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Holiday gift ideas for travelers

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Wednesday, December 8, 2010; 1:17 PM

Despite the now all-too-familiar gripes, we still think traveling is fun. There's immeasurable joy in dreaming up new trips, remembering old ones and, yes, experiencing the excitement and adrenaline rush of being in transit. Add a little more delight this season to the life of the jet-setter on your list with a few of our gift ideas. If that person happens to be you, well, it'll be our little secret.

- Becky Krystal, Andrea Sachs, Nancy Trejos

Like the rest of us, celebrity designer Tory Burch didn't like taking off her shoes at airport security. Her shoes are her trademark, after all. So she tweeted an idea: Why not design a travel sock ($48; www.toryburch.com)? Her followers tweeted their support, and here's the result: one-size-fits-all wool socks in orange and navy with a no-slip-grip feature on the bottom. Trying out a pair on a flight to Florida, we found them comfy and appreciated the extra layer of protection against the grimy airport floor. The footwear comes in a cute pouch, with Burch's insignia, that you can clip to your carry-on.

If you're a traveler in perpetual motion, you can put paperweights from Alexandria-based Glass Atlas ($39.99; www.glassatlas.com) to good use holding down all the stuff you need for future trips. Colorful satellite imagery of your favorite spot on the globe is covered by a magnifying crystal dome that can be custom-engraved for an additional $10. Choose from more than three dozen locations that most travelers dream about visiting, such as the Grand Canyon, New Zealand and Block Island, R.I. (For the homebody, the Washington paperweight might be just the thing.) Each paperweight comes in a wooden box crafted from log cabin construction scraps and includes a card with information about the region depicted and the satellite that captured the image.

Your kids, if not your sanity, will thank you for Sportcraft's Anywhere Table Tennis ($24.99; www.sportcraft.com). The little ones will be able to burn off their car-trip restlessness with this portable set of the game room favorite. An expandable net attaches to flat surfaces up to 75 inches wide; the set also includes two paddles, three balls and a mesh bag for storing it all. An office test in our conference room confirmed our high expectations for this fun idea. How your hotel neighbors will feel about the commotion, we can't guarantee.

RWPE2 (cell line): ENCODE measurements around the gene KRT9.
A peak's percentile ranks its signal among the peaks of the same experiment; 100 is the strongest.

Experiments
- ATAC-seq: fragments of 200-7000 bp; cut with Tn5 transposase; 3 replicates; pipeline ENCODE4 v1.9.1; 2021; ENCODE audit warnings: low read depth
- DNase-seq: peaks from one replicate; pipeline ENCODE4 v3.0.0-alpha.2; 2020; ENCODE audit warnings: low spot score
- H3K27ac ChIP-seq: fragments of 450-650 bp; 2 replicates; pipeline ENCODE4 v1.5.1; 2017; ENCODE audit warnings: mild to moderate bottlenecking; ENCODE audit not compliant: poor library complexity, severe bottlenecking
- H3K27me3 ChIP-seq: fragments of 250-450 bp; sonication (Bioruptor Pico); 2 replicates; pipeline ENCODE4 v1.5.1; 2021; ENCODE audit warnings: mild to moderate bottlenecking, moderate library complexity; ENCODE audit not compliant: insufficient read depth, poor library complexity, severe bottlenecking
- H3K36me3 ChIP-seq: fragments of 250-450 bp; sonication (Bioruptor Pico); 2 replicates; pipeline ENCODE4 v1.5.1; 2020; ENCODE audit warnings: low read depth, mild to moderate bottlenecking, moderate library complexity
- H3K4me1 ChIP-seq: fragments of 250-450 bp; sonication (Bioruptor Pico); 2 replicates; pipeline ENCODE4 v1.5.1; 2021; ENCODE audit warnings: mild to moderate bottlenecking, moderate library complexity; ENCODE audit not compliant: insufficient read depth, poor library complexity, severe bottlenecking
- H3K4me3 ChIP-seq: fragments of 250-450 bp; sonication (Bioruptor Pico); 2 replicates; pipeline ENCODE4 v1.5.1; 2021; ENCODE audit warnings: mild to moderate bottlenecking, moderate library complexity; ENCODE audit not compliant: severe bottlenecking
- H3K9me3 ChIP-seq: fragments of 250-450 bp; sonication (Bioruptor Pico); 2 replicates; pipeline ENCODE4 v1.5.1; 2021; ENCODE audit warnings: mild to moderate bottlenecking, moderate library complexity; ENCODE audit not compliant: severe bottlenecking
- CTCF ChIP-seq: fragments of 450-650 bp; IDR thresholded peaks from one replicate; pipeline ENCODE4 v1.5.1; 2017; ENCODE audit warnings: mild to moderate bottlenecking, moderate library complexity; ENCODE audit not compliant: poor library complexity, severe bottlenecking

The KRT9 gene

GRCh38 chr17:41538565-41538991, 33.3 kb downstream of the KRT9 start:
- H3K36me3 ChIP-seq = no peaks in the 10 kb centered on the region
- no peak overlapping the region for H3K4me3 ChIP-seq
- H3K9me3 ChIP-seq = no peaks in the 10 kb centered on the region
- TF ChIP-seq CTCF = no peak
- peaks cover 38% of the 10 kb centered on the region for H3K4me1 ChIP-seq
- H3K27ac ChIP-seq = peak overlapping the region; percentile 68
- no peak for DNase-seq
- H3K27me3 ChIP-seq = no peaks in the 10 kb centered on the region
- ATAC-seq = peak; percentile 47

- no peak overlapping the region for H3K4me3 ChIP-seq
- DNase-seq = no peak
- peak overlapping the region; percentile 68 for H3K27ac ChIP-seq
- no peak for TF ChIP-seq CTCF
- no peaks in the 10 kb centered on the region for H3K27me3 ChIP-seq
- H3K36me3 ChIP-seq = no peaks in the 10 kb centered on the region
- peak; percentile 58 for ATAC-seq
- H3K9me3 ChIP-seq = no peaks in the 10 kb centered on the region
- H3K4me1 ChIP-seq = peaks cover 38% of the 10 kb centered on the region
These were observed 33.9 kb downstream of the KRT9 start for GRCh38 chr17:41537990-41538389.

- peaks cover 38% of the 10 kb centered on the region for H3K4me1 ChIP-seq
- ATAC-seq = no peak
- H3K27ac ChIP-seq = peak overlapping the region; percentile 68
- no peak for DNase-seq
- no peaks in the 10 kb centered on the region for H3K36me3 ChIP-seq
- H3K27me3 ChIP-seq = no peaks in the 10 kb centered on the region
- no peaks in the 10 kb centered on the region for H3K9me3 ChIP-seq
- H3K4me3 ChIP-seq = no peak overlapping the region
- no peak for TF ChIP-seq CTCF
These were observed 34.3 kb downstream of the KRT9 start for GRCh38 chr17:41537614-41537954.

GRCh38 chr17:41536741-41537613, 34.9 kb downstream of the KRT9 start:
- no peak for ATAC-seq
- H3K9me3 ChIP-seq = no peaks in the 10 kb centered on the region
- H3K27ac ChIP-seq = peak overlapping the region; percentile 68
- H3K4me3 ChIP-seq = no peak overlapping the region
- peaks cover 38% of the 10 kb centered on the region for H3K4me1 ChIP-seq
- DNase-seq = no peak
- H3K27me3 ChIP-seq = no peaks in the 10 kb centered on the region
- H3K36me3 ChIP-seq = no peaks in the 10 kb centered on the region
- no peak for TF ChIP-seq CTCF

Grace a lucky host's coffee table with one or several stunning books from 2010. "Drives of a Lifetime: 500 of the World's Most Spectacular Trips" ($40; shop.nationalgeographic.com) is the fourth book in National Geographic's "Lifetime" series. Eight themed chapters (mountains, seashore, village byways, etc.) suggest trips ranging from a half-hour on the road in Arizona's Red Rock Country to 10 weeks in Africa.

The pictures speak for themselves in "Galen Rowell's Sierra Nevada" ($29.95; www.sierraclub.org/store). Culled from nearly 40 years of the late adventure photographer's work, the collection focuses on the mountains he said were his "favorite place on Earth." That passion comes through in every image, the vivid colors of which practically glow against the pages' admirably restrained white borders.

"The Most Beautiful Villages and Towns of the Pacific Northwest" ($40; www.thamesandhudsonusa.com) makes a pretty bold promise in its title, but this pleasant volume of photos and destination profiles might make a believer of any reader. Main streets evocative of the Old West, wild turkeys in Washington state and vineyards to the horizon's edge: The charms of this part of the continent are convincingly brought to life.

For the gift recipient whose love of travel accompanies a love of food, look to "For the Love of Italy: Rural Pleasures and Hotel Estates" ($60; www.randomhouse.com). The book visits nearly two dozen agri-tourism sites where the edible mixes with the picturesque. Design aficionados will appreciate that the interiors are treated with the same reverence as the country's photogenic landscapes.

When your head is ready to hit the hay, let the Complete Support Pillow ($34.99; completesupportpillow.com) - not a stranger's shoulder - catch it. The velour-covered, horseshoe-shaped travel accessory personalizes sleepy time with a memory foam interior that coddles like a protective mother. Two tiers of cushion provide extra support, so your head won't feel as though it has dropped off a small cliff. An adjustable tie around the neck prevents the pillow from shifting about. For the complete dreamscape, tuck your music player into the side pocket and crank up the seaside sounds, or pop in the earplugs (also made of memory foam) for a complete noise outage. When it's time to wake up, cram the pillow into its small bag and tuck it in for the day.

The Airbak Air Tech backpack ($79.99, www.store.airbak.com) can help alleviate the pain of the habitual over-packer. An adjustable air pocket protects both gadgets and backs. Cushioning throughout, including on the straps, is another nice feature, and pockets both inside and out make for easy organization. For the sportier set, the bag should make an ideal carry-on.

We can't hear you . . . crying baby, snoring seatmate, inflight movie guffawer and other ear-irritating travelers. When you strap on a pair of AblePlanet's Extreme noise canceling headphones ($149; www.ableplanet.com), the din of travel drops several decibels to a comforting hush. Turn on the whoosh of white noise or plug in to your own aural world, with the Linx Audio technology creating a private surround-sound experience. The cushiony headgear folds into a compact ball and comes in such bold colors as hot pink and fire red, proving the adage that it's better to be seen than heard.


© 2010 The Washington Post Company


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